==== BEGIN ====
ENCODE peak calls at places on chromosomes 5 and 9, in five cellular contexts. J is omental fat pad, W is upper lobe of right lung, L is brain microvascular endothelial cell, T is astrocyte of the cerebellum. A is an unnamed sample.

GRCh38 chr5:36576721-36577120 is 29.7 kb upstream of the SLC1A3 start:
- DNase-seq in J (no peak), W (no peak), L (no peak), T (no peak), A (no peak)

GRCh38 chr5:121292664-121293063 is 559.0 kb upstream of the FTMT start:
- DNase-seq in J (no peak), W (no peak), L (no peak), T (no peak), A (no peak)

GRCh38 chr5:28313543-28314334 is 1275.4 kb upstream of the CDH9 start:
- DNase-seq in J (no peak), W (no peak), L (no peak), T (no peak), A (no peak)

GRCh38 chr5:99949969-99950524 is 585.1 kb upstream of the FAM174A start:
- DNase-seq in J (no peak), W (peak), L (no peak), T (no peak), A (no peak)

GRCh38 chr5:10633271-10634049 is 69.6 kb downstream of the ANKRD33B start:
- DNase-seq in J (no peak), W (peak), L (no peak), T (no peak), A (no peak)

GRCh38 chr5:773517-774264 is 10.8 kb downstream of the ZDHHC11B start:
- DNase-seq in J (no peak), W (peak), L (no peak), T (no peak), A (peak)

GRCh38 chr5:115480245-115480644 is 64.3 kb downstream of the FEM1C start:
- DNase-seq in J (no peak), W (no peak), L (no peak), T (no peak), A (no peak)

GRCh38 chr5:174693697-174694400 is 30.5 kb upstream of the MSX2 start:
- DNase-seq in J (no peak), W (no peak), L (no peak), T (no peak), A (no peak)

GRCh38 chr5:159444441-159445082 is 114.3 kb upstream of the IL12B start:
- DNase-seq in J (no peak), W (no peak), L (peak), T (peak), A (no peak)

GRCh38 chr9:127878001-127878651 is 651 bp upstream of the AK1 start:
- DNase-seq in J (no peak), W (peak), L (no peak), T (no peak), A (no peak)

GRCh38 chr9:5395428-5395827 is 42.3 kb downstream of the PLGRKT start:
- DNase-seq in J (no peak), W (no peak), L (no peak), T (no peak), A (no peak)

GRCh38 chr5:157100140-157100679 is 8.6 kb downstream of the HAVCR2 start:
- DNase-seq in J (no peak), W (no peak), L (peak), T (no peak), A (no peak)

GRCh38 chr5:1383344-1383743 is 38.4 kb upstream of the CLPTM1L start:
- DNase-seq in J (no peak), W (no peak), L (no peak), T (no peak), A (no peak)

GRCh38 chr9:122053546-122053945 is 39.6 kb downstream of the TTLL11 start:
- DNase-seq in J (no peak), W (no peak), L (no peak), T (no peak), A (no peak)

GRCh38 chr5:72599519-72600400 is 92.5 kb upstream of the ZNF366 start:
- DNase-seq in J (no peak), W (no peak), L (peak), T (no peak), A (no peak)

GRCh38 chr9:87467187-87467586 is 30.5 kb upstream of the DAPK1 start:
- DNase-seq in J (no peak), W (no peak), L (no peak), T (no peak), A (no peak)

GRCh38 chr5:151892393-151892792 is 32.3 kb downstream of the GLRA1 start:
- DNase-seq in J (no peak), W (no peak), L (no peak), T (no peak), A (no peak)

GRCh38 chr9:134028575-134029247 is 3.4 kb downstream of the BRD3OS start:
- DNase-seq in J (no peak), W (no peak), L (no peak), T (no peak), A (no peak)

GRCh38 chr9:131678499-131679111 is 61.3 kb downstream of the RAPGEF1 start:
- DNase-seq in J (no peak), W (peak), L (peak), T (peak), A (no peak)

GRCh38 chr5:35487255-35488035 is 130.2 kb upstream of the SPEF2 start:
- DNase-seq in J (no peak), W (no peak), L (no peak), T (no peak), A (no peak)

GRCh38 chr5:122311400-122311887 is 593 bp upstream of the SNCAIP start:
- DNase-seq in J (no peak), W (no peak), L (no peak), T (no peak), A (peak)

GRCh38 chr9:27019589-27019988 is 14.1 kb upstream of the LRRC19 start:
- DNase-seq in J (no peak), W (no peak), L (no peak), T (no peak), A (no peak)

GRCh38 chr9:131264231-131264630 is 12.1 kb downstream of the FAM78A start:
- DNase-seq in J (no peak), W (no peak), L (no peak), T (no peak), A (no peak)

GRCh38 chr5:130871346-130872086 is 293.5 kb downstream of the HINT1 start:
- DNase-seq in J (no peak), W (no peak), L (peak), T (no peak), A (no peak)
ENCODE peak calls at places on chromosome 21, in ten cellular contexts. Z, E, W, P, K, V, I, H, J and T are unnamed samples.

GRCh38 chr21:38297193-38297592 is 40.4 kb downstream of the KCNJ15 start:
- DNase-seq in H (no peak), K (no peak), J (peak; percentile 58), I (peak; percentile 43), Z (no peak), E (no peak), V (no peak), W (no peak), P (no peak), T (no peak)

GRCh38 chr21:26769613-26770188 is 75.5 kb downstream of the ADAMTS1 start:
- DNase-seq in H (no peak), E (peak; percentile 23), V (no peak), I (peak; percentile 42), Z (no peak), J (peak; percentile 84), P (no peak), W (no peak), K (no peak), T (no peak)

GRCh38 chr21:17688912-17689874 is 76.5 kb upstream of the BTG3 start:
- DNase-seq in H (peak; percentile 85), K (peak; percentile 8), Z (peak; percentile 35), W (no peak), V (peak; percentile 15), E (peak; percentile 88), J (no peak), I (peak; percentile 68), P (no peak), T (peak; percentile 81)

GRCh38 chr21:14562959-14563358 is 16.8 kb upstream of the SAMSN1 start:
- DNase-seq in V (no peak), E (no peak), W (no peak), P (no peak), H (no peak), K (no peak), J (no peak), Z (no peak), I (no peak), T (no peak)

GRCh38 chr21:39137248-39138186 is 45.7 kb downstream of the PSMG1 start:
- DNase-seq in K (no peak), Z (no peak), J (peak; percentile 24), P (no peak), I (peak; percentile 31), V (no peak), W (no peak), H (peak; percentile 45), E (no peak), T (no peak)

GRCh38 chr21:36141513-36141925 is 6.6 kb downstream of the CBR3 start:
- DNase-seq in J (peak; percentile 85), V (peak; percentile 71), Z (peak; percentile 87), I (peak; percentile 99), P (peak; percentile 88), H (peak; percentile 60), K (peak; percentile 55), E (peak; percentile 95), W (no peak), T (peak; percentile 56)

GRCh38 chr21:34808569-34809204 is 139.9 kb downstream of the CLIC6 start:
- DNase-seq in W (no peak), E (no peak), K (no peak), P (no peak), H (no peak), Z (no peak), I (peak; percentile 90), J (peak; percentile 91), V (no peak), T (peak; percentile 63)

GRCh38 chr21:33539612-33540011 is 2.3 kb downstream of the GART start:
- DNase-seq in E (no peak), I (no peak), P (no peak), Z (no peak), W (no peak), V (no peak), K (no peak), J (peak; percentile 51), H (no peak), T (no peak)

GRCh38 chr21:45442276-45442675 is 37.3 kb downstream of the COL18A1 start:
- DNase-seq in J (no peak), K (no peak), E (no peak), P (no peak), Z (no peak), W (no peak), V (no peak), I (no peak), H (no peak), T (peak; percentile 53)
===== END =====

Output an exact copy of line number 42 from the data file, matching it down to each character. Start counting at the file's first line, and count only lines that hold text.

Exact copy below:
GRCh38 chr5:122311400-122311887 is 593 bp upstream of the SNCAIP start: